Frankly, if I were still studying music I'd love a setting on an "arts campus" with a beautiful view of the River, rather than a parking garage. But I'm not, so my personal preference is irrelevant.

But I do think the music faculty and students ought to reflect upon the old adage "be careful what you wish for, because you may get it." However, the bottom line for me is that if they want to be downtown, and the Regents and FEMA are willing to pay for what they may later discover turns out to be folly, why not let them make the move?

From the standpoint of Hancher, splitting the two (Hancher from Voxman-Clapp) just makes the Hancher reconstruction cheaper, easier and more spacious and scenic.

As for the comparative costs of the three options, they are not sufficiently different to be grounds for selecting one over another at this point. Moreover, they are all pretty fuzzy right now -- everything from construction costs, to parking facilities, to property acquisition (downtown), to demolition and disposal costs, to property tax loss, to the firmness of FEMA's commitment, to sources for $100 million plus of State money (at a time of 10% cuts across the board, and Regents' moratorium on construction).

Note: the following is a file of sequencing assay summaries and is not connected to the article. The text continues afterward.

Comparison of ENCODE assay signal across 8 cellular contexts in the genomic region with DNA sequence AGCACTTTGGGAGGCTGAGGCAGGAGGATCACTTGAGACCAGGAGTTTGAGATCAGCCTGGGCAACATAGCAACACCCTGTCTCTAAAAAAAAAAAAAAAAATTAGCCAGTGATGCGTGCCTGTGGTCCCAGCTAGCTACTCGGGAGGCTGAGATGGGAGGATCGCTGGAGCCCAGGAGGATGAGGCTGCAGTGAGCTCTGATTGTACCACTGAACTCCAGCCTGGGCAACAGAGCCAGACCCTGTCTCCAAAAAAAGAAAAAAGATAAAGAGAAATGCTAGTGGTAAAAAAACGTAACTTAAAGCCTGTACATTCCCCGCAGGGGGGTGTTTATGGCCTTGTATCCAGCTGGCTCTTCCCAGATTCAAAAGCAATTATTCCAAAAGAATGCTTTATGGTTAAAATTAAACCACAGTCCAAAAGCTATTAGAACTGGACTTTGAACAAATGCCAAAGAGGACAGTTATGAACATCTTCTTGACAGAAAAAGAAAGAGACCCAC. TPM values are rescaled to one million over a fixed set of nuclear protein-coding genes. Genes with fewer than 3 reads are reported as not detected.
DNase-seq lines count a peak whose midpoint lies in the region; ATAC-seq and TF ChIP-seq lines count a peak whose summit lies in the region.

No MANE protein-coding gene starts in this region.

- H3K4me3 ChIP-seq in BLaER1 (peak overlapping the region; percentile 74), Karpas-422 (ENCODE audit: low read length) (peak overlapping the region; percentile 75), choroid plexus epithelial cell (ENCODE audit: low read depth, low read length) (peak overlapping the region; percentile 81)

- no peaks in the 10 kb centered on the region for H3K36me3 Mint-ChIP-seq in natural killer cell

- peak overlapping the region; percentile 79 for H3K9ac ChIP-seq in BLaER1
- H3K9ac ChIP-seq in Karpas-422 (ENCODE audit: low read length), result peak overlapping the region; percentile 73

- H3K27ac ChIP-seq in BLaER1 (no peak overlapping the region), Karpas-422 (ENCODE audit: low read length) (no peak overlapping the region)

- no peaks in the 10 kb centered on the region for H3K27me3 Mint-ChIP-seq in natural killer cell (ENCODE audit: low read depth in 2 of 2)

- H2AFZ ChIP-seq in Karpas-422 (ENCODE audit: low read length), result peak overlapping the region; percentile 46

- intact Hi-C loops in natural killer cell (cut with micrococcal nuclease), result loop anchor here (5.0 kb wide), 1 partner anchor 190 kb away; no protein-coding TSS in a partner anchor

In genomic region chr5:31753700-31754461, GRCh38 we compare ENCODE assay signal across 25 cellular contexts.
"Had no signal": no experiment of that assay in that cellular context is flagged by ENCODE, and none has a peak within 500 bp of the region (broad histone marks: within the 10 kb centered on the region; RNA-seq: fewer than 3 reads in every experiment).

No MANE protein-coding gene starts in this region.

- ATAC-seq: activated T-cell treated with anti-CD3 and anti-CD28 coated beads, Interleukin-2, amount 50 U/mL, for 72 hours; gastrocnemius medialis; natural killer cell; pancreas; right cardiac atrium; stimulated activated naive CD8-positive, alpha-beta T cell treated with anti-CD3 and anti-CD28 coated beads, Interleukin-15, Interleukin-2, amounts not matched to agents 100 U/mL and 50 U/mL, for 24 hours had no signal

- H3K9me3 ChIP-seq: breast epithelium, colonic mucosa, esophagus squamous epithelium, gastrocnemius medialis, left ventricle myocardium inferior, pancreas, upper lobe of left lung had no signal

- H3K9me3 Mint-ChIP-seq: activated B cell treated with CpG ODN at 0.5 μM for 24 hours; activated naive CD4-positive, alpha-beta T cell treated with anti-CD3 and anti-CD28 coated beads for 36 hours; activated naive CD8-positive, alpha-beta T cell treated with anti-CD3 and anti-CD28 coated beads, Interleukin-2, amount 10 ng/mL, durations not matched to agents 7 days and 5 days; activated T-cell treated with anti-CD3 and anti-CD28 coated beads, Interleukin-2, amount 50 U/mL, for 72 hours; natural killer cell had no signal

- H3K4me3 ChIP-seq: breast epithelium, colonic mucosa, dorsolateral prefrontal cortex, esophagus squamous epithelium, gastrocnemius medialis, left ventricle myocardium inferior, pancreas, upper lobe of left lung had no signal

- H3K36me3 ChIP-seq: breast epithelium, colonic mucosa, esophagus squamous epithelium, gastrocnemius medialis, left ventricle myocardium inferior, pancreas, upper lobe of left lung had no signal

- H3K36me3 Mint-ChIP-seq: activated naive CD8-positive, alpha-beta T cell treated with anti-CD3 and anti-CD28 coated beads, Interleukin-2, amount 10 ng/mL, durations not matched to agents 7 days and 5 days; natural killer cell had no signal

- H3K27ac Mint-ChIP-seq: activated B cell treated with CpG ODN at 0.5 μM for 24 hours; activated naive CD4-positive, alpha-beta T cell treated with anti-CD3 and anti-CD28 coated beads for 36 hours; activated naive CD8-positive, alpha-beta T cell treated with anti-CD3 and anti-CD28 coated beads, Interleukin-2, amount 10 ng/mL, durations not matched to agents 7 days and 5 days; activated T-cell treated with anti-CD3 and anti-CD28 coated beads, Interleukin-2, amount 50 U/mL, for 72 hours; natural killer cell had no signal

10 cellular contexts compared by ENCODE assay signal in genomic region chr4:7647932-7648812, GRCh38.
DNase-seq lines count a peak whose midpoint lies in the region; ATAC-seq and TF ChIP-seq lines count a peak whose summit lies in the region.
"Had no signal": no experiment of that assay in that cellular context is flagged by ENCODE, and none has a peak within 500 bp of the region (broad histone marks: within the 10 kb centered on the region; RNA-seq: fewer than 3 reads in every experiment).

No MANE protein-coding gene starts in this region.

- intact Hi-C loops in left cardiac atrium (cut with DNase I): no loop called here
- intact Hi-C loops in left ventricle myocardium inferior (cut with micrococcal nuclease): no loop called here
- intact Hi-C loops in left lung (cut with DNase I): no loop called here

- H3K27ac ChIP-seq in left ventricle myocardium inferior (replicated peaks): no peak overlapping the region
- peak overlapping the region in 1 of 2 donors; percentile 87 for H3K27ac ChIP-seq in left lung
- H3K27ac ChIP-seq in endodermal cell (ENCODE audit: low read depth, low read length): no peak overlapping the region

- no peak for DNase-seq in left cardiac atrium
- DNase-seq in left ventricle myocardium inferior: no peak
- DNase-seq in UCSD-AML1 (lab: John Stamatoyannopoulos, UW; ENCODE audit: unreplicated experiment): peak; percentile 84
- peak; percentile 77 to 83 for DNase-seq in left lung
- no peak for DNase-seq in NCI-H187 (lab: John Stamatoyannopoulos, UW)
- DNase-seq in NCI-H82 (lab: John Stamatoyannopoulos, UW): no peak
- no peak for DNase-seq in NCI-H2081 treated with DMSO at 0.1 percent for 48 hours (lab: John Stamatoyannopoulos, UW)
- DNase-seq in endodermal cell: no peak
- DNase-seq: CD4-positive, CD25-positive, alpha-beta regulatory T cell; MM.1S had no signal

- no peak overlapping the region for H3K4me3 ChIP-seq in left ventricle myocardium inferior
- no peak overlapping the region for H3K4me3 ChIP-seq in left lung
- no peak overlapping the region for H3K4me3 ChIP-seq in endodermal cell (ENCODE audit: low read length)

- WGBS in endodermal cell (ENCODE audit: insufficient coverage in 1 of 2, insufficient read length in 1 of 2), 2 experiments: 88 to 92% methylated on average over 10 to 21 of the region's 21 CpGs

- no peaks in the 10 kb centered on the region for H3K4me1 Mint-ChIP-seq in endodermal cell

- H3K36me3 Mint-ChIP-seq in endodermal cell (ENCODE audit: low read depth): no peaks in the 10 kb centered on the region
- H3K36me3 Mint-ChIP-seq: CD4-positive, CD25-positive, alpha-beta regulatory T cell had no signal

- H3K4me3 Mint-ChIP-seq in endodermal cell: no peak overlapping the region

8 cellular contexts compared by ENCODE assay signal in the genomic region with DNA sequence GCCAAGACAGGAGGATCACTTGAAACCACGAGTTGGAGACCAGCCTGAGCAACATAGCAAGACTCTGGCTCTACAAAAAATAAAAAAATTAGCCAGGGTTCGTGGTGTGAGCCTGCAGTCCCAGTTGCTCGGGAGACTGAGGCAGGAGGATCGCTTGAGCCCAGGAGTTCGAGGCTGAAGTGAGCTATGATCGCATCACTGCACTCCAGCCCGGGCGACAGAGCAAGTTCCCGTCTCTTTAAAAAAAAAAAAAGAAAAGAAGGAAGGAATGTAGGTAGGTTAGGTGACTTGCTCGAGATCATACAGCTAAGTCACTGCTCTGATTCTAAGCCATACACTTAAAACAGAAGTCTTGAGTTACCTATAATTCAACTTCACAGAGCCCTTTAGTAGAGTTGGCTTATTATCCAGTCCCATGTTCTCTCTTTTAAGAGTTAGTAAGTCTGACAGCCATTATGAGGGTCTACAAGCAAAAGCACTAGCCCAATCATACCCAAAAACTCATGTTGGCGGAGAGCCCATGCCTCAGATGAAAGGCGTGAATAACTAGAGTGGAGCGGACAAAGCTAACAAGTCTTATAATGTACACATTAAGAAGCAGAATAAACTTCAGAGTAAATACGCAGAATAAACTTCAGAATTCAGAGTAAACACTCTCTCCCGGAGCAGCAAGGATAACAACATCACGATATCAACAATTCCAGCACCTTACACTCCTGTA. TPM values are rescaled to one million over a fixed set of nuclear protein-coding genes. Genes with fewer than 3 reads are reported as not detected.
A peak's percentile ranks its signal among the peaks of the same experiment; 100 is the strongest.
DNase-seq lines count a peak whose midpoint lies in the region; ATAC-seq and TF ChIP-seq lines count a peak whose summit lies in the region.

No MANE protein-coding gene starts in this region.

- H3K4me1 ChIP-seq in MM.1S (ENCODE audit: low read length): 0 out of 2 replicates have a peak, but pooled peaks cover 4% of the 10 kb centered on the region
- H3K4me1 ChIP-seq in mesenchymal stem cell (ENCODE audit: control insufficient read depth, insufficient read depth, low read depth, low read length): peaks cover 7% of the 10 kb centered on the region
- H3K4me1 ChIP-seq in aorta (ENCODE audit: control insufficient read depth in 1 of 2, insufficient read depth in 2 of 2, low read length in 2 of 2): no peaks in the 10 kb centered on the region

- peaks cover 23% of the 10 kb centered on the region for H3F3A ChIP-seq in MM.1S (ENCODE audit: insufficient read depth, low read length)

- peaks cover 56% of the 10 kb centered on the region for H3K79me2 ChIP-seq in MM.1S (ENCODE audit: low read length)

I do think that the other new proposal the last couple days (and also presented last evening), that Hancher remain exactly where it is and be physically raised to a level above the 500-year flood plain, deserves more analysis than "it's not feasible." "Hancher Idea Could Save $250 Million," Iowa City Press-Citizen, October 12, 2009. Of course those putting comments on this story have had great fun with the idea, and I'm certainly not advocating it. But when major moves, and enormous (for us) expenditures are involved, I think any suggestion deserves to be seriously considered and analyzed before being rejected (along with the reasons for that rejection). That even includes the suggestion, at the July Forum, that we consider rebuilding Hancher over the River, with a view up and down stream.

The Original "Hancher - Part V," September 18, 2009, Blog Entry: This is the fifth, and final, blog entry in this five-part series addressing some of the issues I see in the decisions confronting the University of Iowa with regard to what to do, and where to do it, with regard to the replacement of the Hancher-Voxman-Clapp buildings essentially destroyed by the 2008 Iowa River flood.

Monday's essay explored the possible location in downtown Iowa City. Tuesday's addressed the role of natural settings for entertainment venues. Wednesday's looked at a number of categories of direct and indirect costs. And yesterday's questioned the propriety of an academic institution's involvement in the public entertainment business, and complaints about the "distances" in what I characterized as our charming "toy town" (compared with America's largest urban centers). Today's wraps it up with some comments about greenways in flood control, the positions taken by residents close to the old site and businesses that would benefit from a downtown site, and some conclusions. All are linked, above.